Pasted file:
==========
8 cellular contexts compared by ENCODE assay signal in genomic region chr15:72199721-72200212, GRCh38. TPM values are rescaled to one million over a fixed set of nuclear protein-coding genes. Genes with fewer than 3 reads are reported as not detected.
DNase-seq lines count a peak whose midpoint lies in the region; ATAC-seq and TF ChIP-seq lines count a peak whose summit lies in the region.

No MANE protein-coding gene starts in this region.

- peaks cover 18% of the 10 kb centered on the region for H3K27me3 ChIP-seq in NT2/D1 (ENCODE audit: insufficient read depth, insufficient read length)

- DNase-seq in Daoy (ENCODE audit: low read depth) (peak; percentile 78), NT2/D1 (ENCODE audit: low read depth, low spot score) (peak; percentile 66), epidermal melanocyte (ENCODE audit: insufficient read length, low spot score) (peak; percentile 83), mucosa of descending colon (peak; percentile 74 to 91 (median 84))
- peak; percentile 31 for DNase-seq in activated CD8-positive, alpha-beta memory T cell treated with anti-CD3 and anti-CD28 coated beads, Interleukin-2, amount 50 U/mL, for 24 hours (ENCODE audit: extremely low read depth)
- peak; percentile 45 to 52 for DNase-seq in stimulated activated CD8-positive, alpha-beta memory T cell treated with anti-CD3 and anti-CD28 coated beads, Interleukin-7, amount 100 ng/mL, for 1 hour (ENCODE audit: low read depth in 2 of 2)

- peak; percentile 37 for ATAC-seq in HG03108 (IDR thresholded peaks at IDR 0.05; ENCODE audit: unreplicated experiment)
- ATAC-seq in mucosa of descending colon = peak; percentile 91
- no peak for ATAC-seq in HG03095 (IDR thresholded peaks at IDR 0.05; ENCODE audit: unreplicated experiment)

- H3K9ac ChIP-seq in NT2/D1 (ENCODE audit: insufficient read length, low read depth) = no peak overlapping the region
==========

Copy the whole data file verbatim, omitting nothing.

8 cellular contexts compared by ENCODE assay signal in genomic region chr15:72199721-72200212, GRCh38. TPM values are rescaled to one million over a fixed set of nuclear protein-coding genes. Genes with fewer than 3 reads are reported as not detected.
DNase-seq lines count a peak whose midpoint lies in the region; ATAC-seq and TF ChIP-seq lines count a peak whose summit lies in the region.

No MANE protein-coding gene starts in this region.

- peaks cover 18% of the 10 kb centered on the region for H3K27me3 ChIP-seq in NT2/D1 (ENCODE audit: insufficient read depth, insufficient read length)

- DNase-seq in Daoy (ENCODE audit: low read depth) (peak; percentile 78), NT2/D1 (ENCODE audit: low read depth, low spot score) (peak; percentile 66), epidermal melanocyte (ENCODE audit: insufficient read length, low spot score) (peak; percentile 83), mucosa of descending colon (peak; percentile 74 to 91 (median 84))
- peak; percentile 31 for DNase-seq in activated CD8-positive, alpha-beta memory T cell treated with anti-CD3 and anti-CD28 coated beads, Interleukin-2, amount 50 U/mL, for 24 hours (ENCODE audit: extremely low read depth)
- peak; percentile 45 to 52 for DNase-seq in stimulated activated CD8-positive, alpha-beta memory T cell treated with anti-CD3 and anti-CD28 coated beads, Interleukin-7, amount 100 ng/mL, for 1 hour (ENCODE audit: low read depth in 2 of 2)

- peak; percentile 37 for ATAC-seq in HG03108 (IDR thresholded peaks at IDR 0.05; ENCODE audit: unreplicated experiment)
- ATAC-seq in mucosa of descending colon = peak; percentile 91
- no peak for ATAC-seq in HG03095 (IDR thresholded peaks at IDR 0.05; ENCODE audit: unreplicated experiment)

- H3K9ac ChIP-seq in NT2/D1 (ENCODE audit: insufficient read length, low read depth) = no peak overlapping the region